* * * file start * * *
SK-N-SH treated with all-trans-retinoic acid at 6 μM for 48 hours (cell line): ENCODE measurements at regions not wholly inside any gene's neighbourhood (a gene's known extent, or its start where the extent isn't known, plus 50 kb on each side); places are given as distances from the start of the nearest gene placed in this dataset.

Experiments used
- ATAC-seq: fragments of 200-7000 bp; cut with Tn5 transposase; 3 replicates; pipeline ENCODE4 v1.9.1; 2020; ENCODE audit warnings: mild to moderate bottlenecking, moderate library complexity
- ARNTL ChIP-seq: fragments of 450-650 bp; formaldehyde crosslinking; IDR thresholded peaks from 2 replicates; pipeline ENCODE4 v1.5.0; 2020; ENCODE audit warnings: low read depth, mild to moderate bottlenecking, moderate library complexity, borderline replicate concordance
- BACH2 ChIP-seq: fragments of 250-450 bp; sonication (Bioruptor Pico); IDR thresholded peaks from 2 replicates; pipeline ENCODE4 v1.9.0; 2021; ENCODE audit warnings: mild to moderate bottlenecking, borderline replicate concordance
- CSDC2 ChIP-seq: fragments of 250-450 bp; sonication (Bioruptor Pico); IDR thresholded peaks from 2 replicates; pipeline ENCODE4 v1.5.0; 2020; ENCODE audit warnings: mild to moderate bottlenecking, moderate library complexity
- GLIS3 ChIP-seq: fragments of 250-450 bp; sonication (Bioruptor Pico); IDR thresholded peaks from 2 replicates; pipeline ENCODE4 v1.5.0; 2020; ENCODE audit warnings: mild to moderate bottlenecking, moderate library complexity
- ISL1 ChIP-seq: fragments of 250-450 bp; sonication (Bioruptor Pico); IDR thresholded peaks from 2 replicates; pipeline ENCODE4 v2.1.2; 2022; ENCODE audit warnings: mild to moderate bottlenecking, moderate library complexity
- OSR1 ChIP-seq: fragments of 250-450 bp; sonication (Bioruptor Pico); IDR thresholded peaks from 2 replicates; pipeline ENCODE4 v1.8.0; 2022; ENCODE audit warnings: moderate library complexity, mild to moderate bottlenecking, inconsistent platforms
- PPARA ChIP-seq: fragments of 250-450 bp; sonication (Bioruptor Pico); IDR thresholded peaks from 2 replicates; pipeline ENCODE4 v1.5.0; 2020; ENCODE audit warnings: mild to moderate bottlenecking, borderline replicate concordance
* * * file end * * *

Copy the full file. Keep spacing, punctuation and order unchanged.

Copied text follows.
SK-N-SH treated with all-trans-retinoic acid at 6 μM for 48 hours (cell line): ENCODE measurements at regions not wholly inside any gene's neighbourhood (a gene's known extent, or its start where the extent isn't known, plus 50 kb on each side); places are given as distances from the start of the nearest gene placed in this dataset.

Experiments used
- ATAC-seq: fragments of 200-7000 bp; cut with Tn5 transposase; 3 replicates; pipeline ENCODE4 v1.9.1; 2020; ENCODE audit warnings: mild to moderate bottlenecking, moderate library complexity
- ARNTL ChIP-seq: fragments of 450-650 bp; formaldehyde crosslinking; IDR thresholded peaks from 2 replicates; pipeline ENCODE4 v1.5.0; 2020; ENCODE audit warnings: low read depth, mild to moderate bottlenecking, moderate library complexity, borderline replicate concordance
- BACH2 ChIP-seq: fragments of 250-450 bp; sonication (Bioruptor Pico); IDR thresholded peaks from 2 replicates; pipeline ENCODE4 v1.9.0; 2021; ENCODE audit warnings: mild to moderate bottlenecking, borderline replicate concordance
- CSDC2 ChIP-seq: fragments of 250-450 bp; sonication (Bioruptor Pico); IDR thresholded peaks from 2 replicates; pipeline ENCODE4 v1.5.0; 2020; ENCODE audit warnings: mild to moderate bottlenecking, moderate library complexity
- GLIS3 ChIP-seq: fragments of 250-450 bp; sonication (Bioruptor Pico); IDR thresholded peaks from 2 replicates; pipeline ENCODE4 v1.5.0; 2020; ENCODE audit warnings: mild to moderate bottlenecking, moderate library complexity
- ISL1 ChIP-seq: fragments of 250-450 bp; sonication (Bioruptor Pico); IDR thresholded peaks from 2 replicates; pipeline ENCODE4 v2.1.2; 2022; ENCODE audit warnings: mild to moderate bottlenecking, moderate library complexity
- OSR1 ChIP-seq: fragments of 250-450 bp; sonication (Bioruptor Pico); IDR thresholded peaks from 2 replicates; pipeline ENCODE4 v1.8.0; 2022; ENCODE audit warnings: moderate library complexity, mild to moderate bottlenecking, inconsistent platforms
- PPARA ChIP-seq: fragments of 250-450 bp; sonication (Bioruptor Pico); IDR thresholded peaks from 2 replicates; pipeline ENCODE4 v1.5.0; 2020; ENCODE audit warnings: mild to moderate bottlenecking, borderline replicate concordance